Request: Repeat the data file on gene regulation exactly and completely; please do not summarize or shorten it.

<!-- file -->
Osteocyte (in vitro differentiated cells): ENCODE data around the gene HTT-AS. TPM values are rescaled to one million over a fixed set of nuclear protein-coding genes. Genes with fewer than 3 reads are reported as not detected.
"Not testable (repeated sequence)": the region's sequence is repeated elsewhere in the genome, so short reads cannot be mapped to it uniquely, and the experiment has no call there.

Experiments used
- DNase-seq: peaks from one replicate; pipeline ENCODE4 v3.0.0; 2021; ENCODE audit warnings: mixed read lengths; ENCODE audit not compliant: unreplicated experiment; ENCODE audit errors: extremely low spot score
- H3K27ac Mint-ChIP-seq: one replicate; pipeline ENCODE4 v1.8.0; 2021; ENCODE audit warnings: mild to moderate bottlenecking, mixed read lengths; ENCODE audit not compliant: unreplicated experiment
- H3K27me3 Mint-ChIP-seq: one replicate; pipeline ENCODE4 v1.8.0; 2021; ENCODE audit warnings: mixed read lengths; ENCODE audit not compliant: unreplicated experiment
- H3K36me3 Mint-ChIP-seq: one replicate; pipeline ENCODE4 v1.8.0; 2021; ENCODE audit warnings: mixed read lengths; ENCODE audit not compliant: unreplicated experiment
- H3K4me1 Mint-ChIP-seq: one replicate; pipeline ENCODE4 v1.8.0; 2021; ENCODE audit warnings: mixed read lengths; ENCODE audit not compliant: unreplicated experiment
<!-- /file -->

Osteocyte (in vitro differentiated cells): ENCODE data around the gene HTT-AS. TPM values are rescaled to one million over a fixed set of nuclear protein-coding genes. Genes with fewer than 3 reads are reported as not detected.
"Not testable (repeated sequence)": the region's sequence is repeated elsewhere in the genome, so short reads cannot be mapped to it uniquely, and the experiment has no call there.

Experiments used
- DNase-seq: peaks from one replicate; pipeline ENCODE4 v3.0.0; 2021; ENCODE audit warnings: mixed read lengths; ENCODE audit not compliant: unreplicated experiment; ENCODE audit errors: extremely low spot score
- H3K27ac Mint-ChIP-seq: one replicate; pipeline ENCODE4 v1.8.0; 2021; ENCODE audit warnings: mild to moderate bottlenecking, mixed read lengths; ENCODE audit not compliant: unreplicated experiment
- H3K27me3 Mint-ChIP-seq: one replicate; pipeline ENCODE4 v1.8.0; 2021; ENCODE audit warnings: mixed read lengths; ENCODE audit not compliant: unreplicated experiment
- H3K36me3 Mint-ChIP-seq: one replicate; pipeline ENCODE4 v1.8.0; 2021; ENCODE audit warnings: mixed read lengths; ENCODE audit not compliant: unreplicated experiment
- H3K4me1 Mint-ChIP-seq: one replicate; pipeline ENCODE4 v1.8.0; 2021; ENCODE audit warnings: mixed read lengths; ENCODE audit not compliant: unreplicated experiment